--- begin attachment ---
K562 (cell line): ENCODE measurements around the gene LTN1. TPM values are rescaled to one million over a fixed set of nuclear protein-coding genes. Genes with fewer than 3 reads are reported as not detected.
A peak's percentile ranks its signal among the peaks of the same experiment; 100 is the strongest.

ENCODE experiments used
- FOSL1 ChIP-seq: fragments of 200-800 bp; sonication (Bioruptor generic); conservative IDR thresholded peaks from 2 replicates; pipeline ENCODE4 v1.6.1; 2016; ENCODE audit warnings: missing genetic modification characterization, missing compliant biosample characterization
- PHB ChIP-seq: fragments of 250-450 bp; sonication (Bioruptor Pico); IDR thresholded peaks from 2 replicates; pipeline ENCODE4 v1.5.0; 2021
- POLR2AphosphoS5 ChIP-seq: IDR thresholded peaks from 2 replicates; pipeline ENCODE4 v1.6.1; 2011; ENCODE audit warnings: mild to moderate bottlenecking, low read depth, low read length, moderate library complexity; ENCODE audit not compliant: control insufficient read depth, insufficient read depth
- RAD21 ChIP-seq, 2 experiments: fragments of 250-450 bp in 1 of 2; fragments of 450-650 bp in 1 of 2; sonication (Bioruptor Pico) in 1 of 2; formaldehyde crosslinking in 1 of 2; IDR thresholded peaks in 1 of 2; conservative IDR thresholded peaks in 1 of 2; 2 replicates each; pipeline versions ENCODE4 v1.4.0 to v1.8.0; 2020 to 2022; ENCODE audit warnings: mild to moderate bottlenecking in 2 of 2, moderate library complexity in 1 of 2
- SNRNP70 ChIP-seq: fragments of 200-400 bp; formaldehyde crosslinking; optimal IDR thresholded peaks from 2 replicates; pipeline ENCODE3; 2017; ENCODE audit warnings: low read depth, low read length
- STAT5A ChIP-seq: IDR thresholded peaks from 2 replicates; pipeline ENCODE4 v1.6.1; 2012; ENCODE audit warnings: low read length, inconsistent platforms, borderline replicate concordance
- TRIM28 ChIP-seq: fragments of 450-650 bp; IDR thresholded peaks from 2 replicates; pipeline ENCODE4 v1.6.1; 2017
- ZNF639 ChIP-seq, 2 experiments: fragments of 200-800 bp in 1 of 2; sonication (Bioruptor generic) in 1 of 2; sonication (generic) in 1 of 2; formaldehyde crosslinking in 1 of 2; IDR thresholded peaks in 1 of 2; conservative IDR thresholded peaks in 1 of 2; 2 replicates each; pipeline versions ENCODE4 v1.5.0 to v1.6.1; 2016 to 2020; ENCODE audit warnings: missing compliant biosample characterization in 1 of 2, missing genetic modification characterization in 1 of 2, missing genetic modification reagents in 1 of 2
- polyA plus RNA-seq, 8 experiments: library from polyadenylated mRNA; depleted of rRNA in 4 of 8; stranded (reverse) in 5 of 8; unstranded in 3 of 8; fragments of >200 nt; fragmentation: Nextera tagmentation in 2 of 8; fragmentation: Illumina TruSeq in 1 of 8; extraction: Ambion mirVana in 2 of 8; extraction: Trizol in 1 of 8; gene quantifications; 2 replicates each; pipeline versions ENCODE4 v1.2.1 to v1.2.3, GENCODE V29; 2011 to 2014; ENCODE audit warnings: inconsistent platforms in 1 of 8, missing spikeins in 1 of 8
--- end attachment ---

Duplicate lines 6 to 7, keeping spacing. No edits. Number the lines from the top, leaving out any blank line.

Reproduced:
- POLR2AphosphoS5 ChIP-seq: IDR thresholded peaks from 2 replicates; pipeline ENCODE4 v1.6.1; 2011; ENCODE audit warnings: mild to moderate bottlenecking, low read depth, low read length, moderate library complexity; ENCODE audit not compliant: control insufficient read depth, insufficient read depth
- RAD21 ChIP-seq, 2 experiments: fragments of 250-450 bp in 1 of 2; fragments of 450-650 bp in 1 of 2; sonication (Bioruptor Pico) in 1 of 2; formaldehyde crosslinking in 1 of 2; IDR thresholded peaks in 1 of 2; conservative IDR thresholded peaks in 1 of 2; 2 replicates each; pipeline versions ENCODE4 v1.4.0 to v1.8.0; 2020 to 2022; ENCODE audit warnings: mild to moderate bottlenecking in 2 of 2, moderate library complexity in 1 of 2